Efficiencies Don’t Necessarily Equal Savings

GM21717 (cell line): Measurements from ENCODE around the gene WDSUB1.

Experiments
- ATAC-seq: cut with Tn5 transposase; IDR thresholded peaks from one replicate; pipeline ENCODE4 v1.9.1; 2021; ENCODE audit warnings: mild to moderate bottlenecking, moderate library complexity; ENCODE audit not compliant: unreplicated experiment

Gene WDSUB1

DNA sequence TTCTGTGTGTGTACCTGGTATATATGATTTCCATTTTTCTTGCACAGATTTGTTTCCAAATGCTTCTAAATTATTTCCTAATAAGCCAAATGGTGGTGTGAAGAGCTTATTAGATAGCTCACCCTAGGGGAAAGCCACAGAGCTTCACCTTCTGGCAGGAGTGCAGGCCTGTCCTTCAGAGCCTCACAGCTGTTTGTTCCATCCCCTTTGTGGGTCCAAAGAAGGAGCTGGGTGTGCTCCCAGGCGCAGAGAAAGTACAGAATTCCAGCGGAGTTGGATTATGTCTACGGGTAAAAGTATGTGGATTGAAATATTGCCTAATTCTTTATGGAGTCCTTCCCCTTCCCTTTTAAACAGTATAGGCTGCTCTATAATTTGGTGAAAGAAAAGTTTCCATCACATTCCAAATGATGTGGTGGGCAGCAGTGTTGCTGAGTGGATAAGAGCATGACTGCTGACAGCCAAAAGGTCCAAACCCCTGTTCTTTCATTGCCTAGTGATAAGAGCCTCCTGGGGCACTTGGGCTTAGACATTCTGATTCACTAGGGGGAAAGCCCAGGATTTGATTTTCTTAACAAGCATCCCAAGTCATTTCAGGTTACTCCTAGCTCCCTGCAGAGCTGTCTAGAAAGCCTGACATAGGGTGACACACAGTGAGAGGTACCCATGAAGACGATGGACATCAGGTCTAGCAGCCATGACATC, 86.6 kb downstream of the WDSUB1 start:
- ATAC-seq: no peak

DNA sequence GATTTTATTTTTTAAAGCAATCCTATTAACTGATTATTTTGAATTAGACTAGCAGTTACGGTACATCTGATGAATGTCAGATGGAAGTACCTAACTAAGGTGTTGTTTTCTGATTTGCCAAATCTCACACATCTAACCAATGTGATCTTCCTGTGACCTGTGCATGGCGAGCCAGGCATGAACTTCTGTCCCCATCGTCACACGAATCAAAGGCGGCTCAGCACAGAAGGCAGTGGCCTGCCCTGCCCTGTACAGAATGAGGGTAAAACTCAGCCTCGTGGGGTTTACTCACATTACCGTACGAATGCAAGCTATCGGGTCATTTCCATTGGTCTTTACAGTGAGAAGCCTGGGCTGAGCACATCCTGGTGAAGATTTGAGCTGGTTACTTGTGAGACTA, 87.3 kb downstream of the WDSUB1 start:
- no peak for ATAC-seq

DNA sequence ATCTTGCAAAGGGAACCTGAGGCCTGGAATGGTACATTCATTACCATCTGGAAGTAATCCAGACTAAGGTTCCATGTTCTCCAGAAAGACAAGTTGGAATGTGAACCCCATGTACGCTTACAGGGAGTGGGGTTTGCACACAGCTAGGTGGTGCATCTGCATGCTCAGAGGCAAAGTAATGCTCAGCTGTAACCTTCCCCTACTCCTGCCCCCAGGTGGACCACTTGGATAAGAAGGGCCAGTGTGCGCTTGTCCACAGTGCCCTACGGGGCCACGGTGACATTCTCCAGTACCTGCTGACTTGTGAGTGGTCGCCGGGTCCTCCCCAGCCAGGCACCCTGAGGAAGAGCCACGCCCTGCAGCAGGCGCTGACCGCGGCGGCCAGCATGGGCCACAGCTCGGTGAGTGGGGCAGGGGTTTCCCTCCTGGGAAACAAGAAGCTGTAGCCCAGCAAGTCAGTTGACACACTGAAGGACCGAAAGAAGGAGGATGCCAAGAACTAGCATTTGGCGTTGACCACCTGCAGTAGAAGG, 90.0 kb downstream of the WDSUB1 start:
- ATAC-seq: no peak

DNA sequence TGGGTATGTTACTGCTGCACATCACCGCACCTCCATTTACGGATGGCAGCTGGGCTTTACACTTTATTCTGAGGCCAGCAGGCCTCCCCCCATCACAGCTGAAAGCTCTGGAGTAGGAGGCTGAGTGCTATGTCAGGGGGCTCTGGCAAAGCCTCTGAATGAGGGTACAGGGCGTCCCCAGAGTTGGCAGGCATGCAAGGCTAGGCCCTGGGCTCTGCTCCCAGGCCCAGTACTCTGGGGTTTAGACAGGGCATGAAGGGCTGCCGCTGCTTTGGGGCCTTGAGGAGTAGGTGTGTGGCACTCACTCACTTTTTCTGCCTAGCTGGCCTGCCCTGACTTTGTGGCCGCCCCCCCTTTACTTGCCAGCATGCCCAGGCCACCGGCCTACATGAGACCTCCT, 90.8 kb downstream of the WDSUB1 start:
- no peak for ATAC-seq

The Defense Department expects to save about $60 billion from “unspecified efficiencies,” in addition to the $178 billion in efficiency savings already projected through mid decade, said officials at the Center for Strategic and Budgetary Assessments Wednesday. That’s a dangerous assumption that could actually lead to additional inefficiencies if carried out incorrectly, they said. “Bottom line is there is always this push to get efficiencies, particularly in times like this. And, typically you don’t end up getting anywhere near the amount of savings that you anticipated,” said CSBA President Andrew Krepinevich, during a briefing in Washington, D.C., discussing the Pentagon’s forthcoming Fiscal 2013 budget proposal that’s set for release on Feb. 13. He added, “I talked to one senior defense official who said, ‘We are looking to get about 25 percent of the [budget] gap through efficiencies.’ Then he paused, and smiled, and said, ‘We all know that’s a bunch of bull.'” The Air Force has found an additional $3.4 billion in projected efficiency savings across the Fiscal 2013-2017 future years defense program, in addition to the $33 billion it identified in the five-year Fiscal 2012 FYDP.